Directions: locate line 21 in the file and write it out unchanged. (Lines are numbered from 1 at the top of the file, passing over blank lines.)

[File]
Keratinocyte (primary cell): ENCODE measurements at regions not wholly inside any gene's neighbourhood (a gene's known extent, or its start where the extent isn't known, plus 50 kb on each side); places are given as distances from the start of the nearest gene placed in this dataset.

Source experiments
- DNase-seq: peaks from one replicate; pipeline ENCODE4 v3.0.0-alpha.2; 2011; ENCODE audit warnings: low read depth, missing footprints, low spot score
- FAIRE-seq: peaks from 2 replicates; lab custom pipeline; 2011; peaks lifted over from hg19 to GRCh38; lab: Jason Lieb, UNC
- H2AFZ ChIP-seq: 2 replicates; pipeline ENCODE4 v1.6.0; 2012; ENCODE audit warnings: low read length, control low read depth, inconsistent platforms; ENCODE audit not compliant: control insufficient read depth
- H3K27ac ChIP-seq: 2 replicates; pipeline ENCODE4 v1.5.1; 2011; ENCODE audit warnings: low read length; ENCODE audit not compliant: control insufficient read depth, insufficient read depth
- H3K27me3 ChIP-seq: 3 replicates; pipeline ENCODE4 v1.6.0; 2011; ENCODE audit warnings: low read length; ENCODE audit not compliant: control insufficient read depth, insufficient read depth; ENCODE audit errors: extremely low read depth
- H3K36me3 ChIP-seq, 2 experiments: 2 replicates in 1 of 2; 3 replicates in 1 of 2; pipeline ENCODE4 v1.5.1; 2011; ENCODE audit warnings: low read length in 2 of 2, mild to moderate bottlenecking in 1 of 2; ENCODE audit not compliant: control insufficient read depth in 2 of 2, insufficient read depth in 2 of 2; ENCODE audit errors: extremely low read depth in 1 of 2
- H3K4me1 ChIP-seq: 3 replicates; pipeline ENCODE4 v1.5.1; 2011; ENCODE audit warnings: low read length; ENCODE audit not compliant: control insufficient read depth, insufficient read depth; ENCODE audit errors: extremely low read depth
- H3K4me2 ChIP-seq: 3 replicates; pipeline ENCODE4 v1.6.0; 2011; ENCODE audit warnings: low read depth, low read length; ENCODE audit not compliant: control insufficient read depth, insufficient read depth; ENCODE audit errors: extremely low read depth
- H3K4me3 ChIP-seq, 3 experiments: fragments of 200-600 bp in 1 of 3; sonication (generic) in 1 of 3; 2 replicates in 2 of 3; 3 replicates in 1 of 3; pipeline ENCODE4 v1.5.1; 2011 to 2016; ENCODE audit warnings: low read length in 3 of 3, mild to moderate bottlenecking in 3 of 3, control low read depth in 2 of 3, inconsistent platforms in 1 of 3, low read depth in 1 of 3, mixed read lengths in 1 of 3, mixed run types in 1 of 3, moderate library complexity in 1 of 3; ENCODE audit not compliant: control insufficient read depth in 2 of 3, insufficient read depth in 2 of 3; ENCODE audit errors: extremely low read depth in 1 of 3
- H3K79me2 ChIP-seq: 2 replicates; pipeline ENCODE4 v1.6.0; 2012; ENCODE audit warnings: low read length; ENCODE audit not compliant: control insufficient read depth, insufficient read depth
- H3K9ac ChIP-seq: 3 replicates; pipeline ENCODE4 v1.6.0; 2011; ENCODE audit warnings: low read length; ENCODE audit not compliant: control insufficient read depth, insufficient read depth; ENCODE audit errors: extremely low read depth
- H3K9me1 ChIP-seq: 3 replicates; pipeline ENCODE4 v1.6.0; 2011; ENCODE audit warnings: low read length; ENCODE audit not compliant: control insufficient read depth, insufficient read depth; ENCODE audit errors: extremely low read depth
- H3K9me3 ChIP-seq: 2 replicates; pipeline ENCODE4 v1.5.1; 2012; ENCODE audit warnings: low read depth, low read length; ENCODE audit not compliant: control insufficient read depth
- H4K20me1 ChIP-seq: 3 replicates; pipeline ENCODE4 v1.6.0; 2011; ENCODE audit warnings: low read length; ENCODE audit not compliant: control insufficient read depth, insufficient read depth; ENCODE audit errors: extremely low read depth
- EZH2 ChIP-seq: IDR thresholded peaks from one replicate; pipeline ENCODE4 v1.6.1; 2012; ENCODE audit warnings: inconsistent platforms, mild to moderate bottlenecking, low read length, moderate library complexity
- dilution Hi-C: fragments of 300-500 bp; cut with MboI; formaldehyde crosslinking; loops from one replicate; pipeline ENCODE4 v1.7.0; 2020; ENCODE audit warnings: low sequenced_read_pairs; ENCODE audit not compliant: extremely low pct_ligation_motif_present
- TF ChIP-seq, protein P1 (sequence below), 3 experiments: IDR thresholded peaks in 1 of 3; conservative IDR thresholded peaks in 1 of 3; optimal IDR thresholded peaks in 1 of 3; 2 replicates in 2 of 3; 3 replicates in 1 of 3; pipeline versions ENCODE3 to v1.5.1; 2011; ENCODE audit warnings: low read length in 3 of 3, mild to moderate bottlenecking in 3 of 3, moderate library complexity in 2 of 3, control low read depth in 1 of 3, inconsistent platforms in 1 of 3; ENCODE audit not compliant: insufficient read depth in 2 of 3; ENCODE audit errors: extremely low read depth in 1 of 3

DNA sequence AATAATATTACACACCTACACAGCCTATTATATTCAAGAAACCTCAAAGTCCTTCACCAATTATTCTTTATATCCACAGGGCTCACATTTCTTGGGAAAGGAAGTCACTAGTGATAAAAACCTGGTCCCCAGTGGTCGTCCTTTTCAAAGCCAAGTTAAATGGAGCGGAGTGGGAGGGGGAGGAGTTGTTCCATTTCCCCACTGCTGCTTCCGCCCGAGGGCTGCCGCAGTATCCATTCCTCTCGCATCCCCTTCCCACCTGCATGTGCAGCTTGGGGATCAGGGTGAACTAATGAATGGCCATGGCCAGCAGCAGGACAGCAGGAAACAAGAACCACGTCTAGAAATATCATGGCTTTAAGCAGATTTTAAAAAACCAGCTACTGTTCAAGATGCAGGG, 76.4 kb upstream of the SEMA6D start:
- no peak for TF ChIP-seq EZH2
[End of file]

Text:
- no peak for TF ChIP-seq EZH2